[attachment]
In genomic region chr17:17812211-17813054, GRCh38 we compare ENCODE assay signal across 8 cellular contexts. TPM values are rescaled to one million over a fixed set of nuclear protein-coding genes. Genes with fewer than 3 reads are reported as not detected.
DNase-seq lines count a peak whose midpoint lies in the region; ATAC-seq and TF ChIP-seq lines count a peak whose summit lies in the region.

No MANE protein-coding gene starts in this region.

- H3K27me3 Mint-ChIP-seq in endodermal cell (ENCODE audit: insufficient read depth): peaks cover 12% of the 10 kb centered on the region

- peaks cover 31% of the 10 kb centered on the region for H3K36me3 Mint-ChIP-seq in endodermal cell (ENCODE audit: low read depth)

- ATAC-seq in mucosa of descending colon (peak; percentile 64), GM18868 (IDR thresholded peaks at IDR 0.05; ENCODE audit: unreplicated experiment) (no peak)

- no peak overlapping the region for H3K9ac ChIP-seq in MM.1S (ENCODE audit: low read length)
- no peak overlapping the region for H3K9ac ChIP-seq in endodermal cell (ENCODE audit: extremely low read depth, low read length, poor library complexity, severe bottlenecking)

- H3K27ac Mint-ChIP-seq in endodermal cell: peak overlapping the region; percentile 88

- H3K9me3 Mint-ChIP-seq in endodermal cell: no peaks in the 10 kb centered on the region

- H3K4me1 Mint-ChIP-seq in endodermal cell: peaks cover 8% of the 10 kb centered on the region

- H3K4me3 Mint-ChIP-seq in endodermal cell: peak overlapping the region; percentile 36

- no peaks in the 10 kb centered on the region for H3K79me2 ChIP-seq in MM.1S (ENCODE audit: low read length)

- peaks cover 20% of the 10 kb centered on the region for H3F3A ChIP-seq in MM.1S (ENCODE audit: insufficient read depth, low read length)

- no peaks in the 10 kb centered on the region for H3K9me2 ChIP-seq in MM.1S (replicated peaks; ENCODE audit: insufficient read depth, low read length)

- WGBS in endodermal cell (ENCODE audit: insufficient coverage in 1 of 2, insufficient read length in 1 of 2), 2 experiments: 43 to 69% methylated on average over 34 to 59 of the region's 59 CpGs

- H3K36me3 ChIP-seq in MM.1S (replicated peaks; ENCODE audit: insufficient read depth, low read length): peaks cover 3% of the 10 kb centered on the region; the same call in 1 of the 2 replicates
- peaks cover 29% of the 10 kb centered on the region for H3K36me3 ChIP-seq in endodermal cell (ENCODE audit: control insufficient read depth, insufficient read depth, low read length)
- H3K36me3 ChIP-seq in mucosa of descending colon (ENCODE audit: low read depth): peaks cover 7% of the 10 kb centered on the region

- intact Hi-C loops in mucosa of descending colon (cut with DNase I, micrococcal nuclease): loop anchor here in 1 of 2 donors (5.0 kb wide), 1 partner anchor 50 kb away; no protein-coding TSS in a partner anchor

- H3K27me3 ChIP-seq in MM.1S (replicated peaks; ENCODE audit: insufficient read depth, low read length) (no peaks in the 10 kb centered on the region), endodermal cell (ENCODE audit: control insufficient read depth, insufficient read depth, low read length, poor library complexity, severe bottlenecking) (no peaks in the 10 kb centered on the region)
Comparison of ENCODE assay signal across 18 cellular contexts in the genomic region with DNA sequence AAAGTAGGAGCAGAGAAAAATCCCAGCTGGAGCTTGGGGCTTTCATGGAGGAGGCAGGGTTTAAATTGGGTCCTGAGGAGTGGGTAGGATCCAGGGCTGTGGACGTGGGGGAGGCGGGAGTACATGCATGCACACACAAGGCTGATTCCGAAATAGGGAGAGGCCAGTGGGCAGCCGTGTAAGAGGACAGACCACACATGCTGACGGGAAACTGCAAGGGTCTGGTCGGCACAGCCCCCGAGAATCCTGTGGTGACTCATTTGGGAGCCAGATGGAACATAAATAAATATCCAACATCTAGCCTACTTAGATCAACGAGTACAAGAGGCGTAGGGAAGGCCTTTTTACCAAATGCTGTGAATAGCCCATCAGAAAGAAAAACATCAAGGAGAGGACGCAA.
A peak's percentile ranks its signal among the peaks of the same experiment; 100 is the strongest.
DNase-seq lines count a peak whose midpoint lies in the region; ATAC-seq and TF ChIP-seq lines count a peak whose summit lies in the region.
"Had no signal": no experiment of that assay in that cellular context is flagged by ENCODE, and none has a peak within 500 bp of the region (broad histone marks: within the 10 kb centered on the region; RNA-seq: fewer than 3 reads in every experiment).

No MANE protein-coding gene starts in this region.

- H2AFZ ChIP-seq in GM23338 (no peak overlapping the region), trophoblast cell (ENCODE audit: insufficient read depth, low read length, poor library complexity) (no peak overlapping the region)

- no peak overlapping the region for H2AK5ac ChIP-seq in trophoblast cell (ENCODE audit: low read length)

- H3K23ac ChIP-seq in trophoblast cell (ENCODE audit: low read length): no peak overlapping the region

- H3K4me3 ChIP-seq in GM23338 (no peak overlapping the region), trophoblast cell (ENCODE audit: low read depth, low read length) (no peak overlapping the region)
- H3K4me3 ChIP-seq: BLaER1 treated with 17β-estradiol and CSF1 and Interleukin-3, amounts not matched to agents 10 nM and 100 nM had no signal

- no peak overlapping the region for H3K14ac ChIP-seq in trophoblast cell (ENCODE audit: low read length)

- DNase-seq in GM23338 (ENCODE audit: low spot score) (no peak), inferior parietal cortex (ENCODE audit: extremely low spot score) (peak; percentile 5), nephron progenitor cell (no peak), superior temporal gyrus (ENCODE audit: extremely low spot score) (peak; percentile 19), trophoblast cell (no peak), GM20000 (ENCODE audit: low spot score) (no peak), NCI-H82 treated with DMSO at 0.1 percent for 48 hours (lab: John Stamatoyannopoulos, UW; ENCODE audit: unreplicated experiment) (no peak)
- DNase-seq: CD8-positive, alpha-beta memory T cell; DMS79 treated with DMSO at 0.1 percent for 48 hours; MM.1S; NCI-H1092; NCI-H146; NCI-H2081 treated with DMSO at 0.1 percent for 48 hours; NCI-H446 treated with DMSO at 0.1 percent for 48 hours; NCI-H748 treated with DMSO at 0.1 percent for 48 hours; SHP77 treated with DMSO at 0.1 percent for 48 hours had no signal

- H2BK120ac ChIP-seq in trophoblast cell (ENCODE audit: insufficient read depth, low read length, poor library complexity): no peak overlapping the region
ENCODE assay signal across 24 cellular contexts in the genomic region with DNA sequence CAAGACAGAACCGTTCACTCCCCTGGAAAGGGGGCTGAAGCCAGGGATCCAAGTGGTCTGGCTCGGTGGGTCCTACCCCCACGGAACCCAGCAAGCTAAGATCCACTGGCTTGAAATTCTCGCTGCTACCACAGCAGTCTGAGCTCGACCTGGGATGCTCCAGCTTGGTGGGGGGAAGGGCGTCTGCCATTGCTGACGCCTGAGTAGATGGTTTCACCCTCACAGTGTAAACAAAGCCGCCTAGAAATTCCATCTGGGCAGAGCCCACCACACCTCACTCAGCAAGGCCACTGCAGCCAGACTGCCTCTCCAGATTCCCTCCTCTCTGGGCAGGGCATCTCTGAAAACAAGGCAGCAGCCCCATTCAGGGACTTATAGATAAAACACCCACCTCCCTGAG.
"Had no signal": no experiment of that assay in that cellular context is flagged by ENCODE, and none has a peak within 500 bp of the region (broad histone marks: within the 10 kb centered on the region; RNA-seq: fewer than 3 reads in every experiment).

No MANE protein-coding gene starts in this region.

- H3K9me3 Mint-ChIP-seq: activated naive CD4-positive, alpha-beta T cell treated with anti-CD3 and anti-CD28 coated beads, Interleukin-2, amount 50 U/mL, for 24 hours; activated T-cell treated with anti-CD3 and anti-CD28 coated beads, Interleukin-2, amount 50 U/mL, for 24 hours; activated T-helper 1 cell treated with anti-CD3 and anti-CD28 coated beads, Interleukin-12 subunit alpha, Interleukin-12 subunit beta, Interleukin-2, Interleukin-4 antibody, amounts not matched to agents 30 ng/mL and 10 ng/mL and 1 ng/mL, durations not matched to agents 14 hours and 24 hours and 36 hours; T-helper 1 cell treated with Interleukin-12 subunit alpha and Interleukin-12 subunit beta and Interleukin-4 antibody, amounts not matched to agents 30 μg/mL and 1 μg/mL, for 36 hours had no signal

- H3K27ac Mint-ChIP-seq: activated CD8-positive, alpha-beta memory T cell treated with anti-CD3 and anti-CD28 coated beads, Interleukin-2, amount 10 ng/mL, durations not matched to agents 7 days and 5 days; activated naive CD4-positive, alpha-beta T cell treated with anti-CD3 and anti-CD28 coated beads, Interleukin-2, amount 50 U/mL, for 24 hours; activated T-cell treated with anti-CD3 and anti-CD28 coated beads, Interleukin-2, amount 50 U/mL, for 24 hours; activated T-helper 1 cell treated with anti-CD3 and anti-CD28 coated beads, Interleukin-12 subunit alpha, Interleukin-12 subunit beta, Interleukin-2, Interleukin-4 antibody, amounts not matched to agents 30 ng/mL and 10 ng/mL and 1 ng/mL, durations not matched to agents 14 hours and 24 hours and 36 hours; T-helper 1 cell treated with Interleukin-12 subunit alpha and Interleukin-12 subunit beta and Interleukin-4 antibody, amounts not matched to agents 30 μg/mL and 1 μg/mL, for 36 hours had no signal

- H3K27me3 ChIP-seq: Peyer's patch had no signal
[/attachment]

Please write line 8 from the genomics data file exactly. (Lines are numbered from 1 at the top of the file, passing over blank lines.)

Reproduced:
- no peak overlapping the region for H3K9ac ChIP-seq in endodermal cell (ENCODE audit: extremely low read depth, low read length, poor library complexity, severe bottlenecking)